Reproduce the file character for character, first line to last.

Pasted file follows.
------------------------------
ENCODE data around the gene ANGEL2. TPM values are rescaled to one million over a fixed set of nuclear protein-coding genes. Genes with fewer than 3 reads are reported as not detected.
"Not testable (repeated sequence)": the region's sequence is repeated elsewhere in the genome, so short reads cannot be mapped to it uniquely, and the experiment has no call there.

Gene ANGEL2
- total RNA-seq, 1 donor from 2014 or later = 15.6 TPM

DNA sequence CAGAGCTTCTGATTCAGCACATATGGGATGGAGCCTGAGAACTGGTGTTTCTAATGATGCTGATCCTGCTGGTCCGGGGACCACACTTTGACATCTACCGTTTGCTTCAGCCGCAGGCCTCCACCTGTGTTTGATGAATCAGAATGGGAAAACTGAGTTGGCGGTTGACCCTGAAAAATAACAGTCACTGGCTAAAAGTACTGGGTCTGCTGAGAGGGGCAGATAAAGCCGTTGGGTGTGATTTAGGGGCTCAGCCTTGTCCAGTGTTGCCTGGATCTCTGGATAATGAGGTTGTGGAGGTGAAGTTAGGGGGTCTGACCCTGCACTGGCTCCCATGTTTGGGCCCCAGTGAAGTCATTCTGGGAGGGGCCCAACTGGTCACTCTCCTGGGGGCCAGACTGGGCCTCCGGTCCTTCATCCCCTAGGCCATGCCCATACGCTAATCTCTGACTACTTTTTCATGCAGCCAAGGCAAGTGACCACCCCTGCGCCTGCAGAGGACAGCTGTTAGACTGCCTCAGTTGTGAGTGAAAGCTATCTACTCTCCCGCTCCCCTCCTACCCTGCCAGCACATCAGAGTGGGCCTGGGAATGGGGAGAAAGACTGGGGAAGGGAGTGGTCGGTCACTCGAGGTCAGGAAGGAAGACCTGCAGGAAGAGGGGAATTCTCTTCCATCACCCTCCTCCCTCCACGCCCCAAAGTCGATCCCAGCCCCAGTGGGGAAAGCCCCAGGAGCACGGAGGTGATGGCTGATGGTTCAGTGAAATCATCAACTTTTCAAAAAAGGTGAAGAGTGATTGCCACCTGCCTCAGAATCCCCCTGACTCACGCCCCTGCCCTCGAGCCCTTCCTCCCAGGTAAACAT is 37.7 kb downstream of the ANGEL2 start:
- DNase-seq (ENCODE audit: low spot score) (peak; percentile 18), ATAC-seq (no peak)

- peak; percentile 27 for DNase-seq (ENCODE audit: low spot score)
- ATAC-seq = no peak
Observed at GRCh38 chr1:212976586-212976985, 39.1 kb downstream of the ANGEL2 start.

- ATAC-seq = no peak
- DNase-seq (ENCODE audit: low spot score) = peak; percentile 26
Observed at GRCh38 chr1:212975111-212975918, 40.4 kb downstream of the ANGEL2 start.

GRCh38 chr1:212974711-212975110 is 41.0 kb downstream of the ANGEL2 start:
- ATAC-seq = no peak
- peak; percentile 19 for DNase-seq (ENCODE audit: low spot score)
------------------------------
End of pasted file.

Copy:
ENCODE data around the gene ANGEL2. TPM values are rescaled to one million over a fixed set of nuclear protein-coding genes. Genes with fewer than 3 reads are reported as not detected.
"Not testable (repeated sequence)": the region's sequence is repeated elsewhere in the genome, so short reads cannot be mapped to it uniquely, and the experiment has no call there.

Gene ANGEL2
- total RNA-seq, 1 donor from 2014 or later = 15.6 TPM

DNA sequence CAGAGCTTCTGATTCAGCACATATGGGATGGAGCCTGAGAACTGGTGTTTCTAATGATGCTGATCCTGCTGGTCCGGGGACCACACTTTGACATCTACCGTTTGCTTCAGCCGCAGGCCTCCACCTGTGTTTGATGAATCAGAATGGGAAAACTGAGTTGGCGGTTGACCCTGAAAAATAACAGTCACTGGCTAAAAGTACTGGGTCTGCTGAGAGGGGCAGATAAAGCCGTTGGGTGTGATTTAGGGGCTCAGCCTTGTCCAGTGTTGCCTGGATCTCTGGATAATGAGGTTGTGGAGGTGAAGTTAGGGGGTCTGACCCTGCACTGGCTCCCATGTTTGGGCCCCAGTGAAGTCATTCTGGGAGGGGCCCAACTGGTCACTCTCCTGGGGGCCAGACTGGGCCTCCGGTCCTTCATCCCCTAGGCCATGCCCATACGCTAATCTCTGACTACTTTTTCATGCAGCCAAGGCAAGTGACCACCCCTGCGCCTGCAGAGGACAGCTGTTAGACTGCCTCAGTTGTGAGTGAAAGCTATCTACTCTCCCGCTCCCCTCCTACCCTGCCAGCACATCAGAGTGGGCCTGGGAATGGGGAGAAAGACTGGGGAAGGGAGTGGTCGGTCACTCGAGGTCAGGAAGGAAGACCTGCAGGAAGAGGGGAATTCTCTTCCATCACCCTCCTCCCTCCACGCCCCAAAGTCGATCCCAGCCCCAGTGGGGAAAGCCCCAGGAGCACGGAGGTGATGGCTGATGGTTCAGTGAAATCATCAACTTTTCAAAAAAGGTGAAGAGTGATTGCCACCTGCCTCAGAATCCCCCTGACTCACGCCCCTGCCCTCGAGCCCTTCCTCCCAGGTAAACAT is 37.7 kb downstream of the ANGEL2 start:
- DNase-seq (ENCODE audit: low spot score) (peak; percentile 18), ATAC-seq (no peak)

- peak; percentile 27 for DNase-seq (ENCODE audit: low spot score)
- ATAC-seq = no peak
Observed at GRCh38 chr1:212976586-212976985, 39.1 kb downstream of the ANGEL2 start.

- ATAC-seq = no peak
- DNase-seq (ENCODE audit: low spot score) = peak; percentile 26
Observed at GRCh38 chr1:212975111-212975918, 40.4 kb downstream of the ANGEL2 start.

GRCh38 chr1:212974711-212975110 is 41.0 kb downstream of the ANGEL2 start:
- ATAC-seq = no peak
- peak; percentile 19 for DNase-seq (ENCODE audit: low spot score)